HALIFAX – A study showing a dearth of minority judges in Canada has advocates suggesting the country must seize a unique opportunity to increase racial diversity in a “judiciary of whiteness.”
“After many years of saying this is an important issue, it’s very disappointing to see how low the numbers are,” said Naiomi Metallic, a 35-year-old Mi’kmaq woman who is the chair of aboriginal law and policy at Dalhousie University.
A May report in the online version of Policy Options magazine estimates just one per cent of Canada’s 2,160 judges in the provincial superior and lower courts are aboriginal, while three per cent are racial minorities.
Andrew Griffith, a former director general of Citizenship and Multiculturalism and author of the article, says he’s hopeful the Liberal government will follow up on promises of reforms, but he adds, “at the current level, there’s an obvious gap.”
His study was a laborious task of poring through hundreds of biographies to create a “reasonable picture” of judicial diversity, as neither the federal Office of the Commissioner for Federal Judicial Affairs nor most provinces keep statistics.
“It’s a judiciary of whiteness,” said Metallic, who is also a member of a Nova Scotia Bar Society committee trying to address racial issues in the profession, in an interview.
“Powerful institutions ought to reflect the societies they serve.”
Last month, the Trudeau government included an aboriginal judge and an Asian Canadian among federal 15 appointments, and Justice Minister Jody Wilson-Raybould has made a general commitment to increase diversity in the judiciary.
But Metallic — who graduated from the Indigenous Blacks and Mi’kmaq program at Dalhousie University over a decade ago — said she and other advocates will be watching carefully over the next year, with more than 41 vacancies currently open among federally appointed positions, and about 40 provincial positions open across the country. There are also openings in the country’s Federal Court and the Supreme Court of Canada.
Several provinces declined to provide estimates on the number of vacant judgeships.
Marilyn Poitras, a lawyer in Saskatoon who is Metis and a professor at the College of Law at the University of Saskatchewan, said having only two indigenous judges out of 101 judges in a province where 16 per cent of the population is aboriginal is unacceptable.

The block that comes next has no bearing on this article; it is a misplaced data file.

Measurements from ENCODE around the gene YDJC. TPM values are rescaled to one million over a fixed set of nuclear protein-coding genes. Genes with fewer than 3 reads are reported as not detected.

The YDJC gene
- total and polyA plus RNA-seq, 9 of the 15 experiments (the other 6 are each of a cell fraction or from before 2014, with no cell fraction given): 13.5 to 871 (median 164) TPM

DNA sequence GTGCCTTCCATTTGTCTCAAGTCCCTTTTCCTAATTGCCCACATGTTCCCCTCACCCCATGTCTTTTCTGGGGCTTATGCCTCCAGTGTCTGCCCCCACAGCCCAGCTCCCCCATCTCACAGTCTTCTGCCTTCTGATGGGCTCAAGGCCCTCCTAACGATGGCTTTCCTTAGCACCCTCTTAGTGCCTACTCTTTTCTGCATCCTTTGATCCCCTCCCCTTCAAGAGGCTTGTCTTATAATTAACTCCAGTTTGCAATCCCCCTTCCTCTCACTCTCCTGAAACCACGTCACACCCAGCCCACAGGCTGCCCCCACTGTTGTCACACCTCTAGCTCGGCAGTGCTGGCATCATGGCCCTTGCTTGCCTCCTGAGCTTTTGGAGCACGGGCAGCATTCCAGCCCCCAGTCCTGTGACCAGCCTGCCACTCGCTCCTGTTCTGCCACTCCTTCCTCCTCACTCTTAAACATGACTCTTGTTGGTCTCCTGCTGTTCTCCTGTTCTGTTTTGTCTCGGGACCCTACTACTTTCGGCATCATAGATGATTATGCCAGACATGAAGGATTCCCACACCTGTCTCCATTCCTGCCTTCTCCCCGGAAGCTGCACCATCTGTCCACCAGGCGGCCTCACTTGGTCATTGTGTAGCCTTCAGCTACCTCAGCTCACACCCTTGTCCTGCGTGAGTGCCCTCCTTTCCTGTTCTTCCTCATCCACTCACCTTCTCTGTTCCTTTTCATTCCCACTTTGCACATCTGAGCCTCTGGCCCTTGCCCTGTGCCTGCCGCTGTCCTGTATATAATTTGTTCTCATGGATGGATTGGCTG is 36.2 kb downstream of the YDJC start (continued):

The country is losing out on the opportunity to gain from Indigenous perspectives on everything from sentencing to the factors that lead to crime, she said.
“When you start to incorporate Indigenous thinking into the justice model, you start talking a lot more about preventative measures and that’s where we should be taking things,” she said in an interview.
Both Poitras and Metallic point to a growing pool of minority graduates to draw from. For example, Dalhousie has graduated 175 black and aboriginal lawyers through a specialized program over the two decades — creating a pool of potential applicants for Nova Scotia’s five upcoming positions.
Griffith found that in the lower courts — where the bulk of the child welfare and criminal justice cases are heard — there were only 52 visible minority judges and 19 indigenous judges among the 1,132 judges.
In Quebec, Griffith noted three visible minority judges out of more than 500, despite bar society figures showing over 1,800 of its roughly 25,000 lawyers identify themselves as being from visible minority groups. The province said it doesn’t keep figures.
In Ontario, one of the few provinces where the judicial advisory body keeps figures on the lower court appointments, there were 24 visible minority judges out of 334 judges, even though one quarter of the province’s overall population identifies as a visible minority.
And in Nova Scotia, where Metallic practises, there are four non-white lawyers who made it to the bench — two blacks, one person of Sri Lankan descent and a Chinese-Canadian — and two indigenous judges, out 99 judges.
Robert Wright, a black social worker, says the figures should be higher in a province where the criminal justice sees an over representation of black and aboriginal accused, and child welfare cases frequently require sensitivity to cultural difference.
Wright, who was a civilian representative on the province’s judicial advisory committee, says black candidates were proposed in the past decade, but weren’t chosen.
Then, in 2009 the province amended guidelines on appointments, calling for 15 years of minimum practice — which dramatically reduced the potential list of applicants.
Like Metallic, Wright is hoping for change over the next year.
“The core issues of today include unrepresented litigants, an over-representation of aboriginal and black accused, a recognition of historical racial discrimination in the courts. These things must be perceived as the most pressing issues in jurisprudence in Canada today,” he said.
“Is the court we currently have tooled to address those issues? The answer that comes back is ‘No.'”